Technical footwear fitting.
So you want to get fit for an adventure. You'd like to run a marathon or hit the Camino de Santiago or tackle the Appalachian Trail. You need to gather up some useful equipment; nothing too extreme just good quality bits and pieces that make life a bit more comfortable and ease your path to perfect, or near enough perfect performance. Out on the hill/road/track you find that the wicking baselayer does what it says on the tin. The waterproofs keep out the rain and wind and the backpack carries all you need without chafing. In fact everything seems just tickety-boo apart from your feet. Short sessions are no problem but long runs, steep descents or multi-day trips leave your feet feeling like they did ten rounds and lost to the heavyweight champion. Black toenails, blisters, calluses and general tenderness seem like an ever present problem. The enjoyment of the trip would be so much greater without this discomfort.
If any of the above sounds familiar then I would suggest that this article is worth a few minutes of your time.
Almost all of the problems listed above are the result of poorly fitting footwear and a limited understanding of what constitutes a good fit even amongst those retailers of sports and outdoor footwear who regard themselves as specialists. Even in the best stores some members of staff are better than others and so outcomes can be a bit hit or miss depending on who you encounter when you walk through the door.
What I would like to do here is give you a template or system to work with so that you have a clear idea of what to look for and have tools to evaluate the fit and make an informed judgement on how well a piece of footwear suits your foot. It is a bit geeky but I have been working at this business for well over thirty years and am now comfortable with being one of the “Shoe Nerds”.
I first got involved in this field as a ski instructor when I started suffering the negative effects of stuffing my feet into really unyielding, tight fitting boots for about two hundred days a year. In common with almost everyone in my position I could talk a good game about ski boots whilst knowing virtually nothing of value about how they should fit or how to change the fit to suit my specific feet. Off the slopes my interest in running and triathlons meant that the abuse of my poor feet continued unabated through the summers. For a while I was one of the post-marathon runners pulling my toenails off with my socks at the finish line. Eventually I started to find people who could show me a way to solve my own problems and then those of other people. Over the last few decades I have fitted people for all manner of shoes and boots for events as diverse as the Gobi Desert marathon, the Marathon des Sables, Denali ascents, the Olympic slalom in Whistler and Disney on Ice (Frozen). If you have problems then console yourself with the thought that at least you don’t have to cram your be-bunioned feet into a pair of ice skates whilst dressed as Olaf the snowman.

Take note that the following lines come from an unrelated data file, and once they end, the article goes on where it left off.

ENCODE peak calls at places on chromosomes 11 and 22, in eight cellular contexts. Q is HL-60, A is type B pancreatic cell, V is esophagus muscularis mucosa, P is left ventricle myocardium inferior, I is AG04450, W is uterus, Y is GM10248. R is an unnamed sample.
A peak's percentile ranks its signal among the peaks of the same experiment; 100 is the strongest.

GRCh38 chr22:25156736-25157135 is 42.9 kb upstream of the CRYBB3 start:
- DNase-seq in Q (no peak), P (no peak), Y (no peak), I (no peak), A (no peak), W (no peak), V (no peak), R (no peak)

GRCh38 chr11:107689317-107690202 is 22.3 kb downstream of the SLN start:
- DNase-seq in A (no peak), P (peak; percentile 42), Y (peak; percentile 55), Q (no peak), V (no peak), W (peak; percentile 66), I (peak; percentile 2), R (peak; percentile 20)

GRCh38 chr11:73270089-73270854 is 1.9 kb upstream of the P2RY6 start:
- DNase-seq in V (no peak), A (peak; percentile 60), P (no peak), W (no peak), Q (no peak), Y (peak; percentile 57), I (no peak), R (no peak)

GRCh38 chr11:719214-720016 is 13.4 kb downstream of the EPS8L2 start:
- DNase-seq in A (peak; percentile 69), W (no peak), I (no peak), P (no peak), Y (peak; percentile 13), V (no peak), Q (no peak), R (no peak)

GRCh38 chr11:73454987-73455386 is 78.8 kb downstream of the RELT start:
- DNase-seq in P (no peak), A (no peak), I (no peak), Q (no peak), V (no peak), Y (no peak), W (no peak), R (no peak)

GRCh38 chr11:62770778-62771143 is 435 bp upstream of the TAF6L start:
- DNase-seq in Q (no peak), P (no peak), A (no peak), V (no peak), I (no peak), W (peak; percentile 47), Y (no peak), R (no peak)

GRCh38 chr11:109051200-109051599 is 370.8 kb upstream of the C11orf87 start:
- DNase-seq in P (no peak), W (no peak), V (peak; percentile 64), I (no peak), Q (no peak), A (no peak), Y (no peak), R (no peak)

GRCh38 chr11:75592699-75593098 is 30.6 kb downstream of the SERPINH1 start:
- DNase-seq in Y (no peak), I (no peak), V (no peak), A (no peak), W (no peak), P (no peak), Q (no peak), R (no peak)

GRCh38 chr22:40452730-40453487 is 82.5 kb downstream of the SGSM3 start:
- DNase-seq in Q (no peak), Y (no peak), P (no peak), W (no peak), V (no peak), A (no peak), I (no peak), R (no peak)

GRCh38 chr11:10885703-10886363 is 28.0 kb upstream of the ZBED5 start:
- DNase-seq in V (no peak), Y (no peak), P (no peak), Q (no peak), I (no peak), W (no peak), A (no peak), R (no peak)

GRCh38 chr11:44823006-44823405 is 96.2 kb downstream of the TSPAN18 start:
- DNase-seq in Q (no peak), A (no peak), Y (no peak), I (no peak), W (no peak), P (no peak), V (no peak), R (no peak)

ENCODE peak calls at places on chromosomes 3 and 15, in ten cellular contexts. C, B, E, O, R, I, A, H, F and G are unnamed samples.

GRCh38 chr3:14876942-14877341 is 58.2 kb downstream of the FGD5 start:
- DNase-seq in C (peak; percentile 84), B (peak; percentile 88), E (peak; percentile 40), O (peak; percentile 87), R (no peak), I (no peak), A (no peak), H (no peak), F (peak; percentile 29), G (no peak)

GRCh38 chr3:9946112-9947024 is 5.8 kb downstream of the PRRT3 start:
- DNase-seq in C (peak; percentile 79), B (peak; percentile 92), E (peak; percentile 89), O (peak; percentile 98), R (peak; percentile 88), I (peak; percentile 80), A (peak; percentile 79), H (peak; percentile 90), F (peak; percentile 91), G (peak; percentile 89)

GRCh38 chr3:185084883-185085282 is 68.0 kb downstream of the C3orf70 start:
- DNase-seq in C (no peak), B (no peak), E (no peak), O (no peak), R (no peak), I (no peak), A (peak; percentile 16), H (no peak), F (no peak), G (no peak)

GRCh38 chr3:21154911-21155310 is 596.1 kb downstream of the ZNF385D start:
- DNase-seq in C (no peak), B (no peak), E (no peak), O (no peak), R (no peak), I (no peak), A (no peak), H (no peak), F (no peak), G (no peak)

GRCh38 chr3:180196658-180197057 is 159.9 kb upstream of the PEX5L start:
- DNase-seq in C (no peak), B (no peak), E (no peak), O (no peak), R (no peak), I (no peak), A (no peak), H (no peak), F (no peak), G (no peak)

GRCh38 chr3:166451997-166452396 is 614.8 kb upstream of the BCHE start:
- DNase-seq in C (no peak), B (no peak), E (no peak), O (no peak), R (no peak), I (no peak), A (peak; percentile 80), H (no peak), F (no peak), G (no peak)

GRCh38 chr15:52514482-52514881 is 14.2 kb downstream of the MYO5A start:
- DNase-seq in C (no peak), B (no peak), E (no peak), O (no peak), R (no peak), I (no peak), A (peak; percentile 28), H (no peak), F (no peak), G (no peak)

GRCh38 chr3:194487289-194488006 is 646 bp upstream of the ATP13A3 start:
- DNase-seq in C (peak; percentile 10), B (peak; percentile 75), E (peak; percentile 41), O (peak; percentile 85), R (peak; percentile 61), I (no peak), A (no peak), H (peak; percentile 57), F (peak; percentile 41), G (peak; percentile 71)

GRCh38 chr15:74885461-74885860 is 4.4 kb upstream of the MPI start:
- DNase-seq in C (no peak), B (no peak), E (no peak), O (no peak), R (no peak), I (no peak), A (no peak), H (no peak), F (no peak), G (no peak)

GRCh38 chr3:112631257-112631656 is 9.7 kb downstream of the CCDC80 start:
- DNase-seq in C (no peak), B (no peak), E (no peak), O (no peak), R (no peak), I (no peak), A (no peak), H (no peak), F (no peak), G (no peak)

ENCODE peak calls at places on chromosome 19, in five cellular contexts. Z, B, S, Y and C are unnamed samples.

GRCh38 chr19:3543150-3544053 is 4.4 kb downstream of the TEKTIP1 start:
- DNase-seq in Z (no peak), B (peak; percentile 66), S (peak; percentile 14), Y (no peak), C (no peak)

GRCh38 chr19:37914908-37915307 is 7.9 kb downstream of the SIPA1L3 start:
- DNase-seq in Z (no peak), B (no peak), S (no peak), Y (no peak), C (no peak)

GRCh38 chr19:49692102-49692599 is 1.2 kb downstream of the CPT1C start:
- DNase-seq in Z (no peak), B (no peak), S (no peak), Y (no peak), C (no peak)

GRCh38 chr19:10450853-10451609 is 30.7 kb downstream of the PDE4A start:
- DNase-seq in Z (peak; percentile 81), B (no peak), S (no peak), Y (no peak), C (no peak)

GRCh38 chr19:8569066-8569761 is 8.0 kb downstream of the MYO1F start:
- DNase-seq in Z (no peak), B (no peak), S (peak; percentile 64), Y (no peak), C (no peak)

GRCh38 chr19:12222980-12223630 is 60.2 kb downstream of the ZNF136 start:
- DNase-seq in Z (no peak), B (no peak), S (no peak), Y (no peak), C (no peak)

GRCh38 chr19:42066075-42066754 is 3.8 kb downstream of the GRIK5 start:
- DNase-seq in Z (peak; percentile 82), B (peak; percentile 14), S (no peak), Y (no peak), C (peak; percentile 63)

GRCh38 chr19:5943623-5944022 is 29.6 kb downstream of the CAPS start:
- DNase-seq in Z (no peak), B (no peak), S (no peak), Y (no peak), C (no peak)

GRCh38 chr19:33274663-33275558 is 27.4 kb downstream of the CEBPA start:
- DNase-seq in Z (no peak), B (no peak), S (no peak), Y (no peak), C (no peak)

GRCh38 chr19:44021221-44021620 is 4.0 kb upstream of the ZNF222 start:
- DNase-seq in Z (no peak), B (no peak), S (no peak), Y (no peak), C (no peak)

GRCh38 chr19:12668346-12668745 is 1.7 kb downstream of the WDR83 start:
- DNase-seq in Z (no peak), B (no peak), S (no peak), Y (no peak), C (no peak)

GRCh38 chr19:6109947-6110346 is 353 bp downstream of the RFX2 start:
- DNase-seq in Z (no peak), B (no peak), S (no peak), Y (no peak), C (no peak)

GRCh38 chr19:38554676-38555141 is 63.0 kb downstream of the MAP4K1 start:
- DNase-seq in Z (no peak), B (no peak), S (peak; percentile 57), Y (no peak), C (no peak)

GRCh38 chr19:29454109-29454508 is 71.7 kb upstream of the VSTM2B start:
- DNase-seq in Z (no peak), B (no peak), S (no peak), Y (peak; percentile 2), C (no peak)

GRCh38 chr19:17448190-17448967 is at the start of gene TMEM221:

Start With The Feet.
This might seem obvious but it almost never happens. More usually people stand in a store looking at a wall full of shoes and either the customer or salesperson grabs one or two options to try on. The decision is often based on visuals, or third party recommendation or price. The items tried may be utterly different in volume, width and shape. Don’t waste your time on random hit and hope. Implement a more targeted approach. Don’t look at shoes until after you have checked out the feet.
A fairly small number of adults have had their feet measured recently. For a lot of us foot measuring ends as soon as mothers stop buying our school shoes. Given that our feet change gradually all through our lives and in the case of pregnant women quite drastically in a short space of time we should do more to keep up to date with our actual measured shoe size. It is really unlikely that any given human fits the same shoe size in their forties that they took in their teens. Feet change. They change size. They change shape and they change strength. Try not to be too dogmatic about what size you take. As Mark Twain never said “It ain’t what you don’t know that gets you into trouble. It’s what you know for sure that just ain’t so”.
As well as this, production tolerances and last changes mean that shoes often show significant differences even if the size is nominally the same. I once measured the inside length of seventy four pairs of UK size eight sport and hiking shoes. It was a slow day in work. There was a size difference of more than 11mm between the smallest size eight and the biggest. One brand alone had a difference of 6mm between their smallest and largest size 8s. Bearing in mind that a UK size is roughly 8mm this is a massive difference. It means that an eight can be smaller than a seven or bigger than a nine. The size on the box is only a starting point.
The classic Brannock device has been around for nearly a century and is still the most useful measurer I have come across. High tech laser scanners and measurers have come on the market but generally don’t add anything bar a sense of theatre and a pretty hefty price tag for the shop. One laser device is sold as being able to measure foot length to an accuracy of a thousandth of a millimetre. Given that a half size in the US Men or UK standard is roughly 4mm this seems unnecessarily precise. Note that there is a difference between a foot measurer and a “Shoe sizer”. The former are exactly as described. They allow someone to measure the length, width and arch length of a foot as per a given scale. Shoe sizers however are more brand specific. They allow a company like Clarks in the UK or Deichmann in Germany to put customers into the correct length of their own brand shoe. The size is unlikely to carry over well to many other brands however.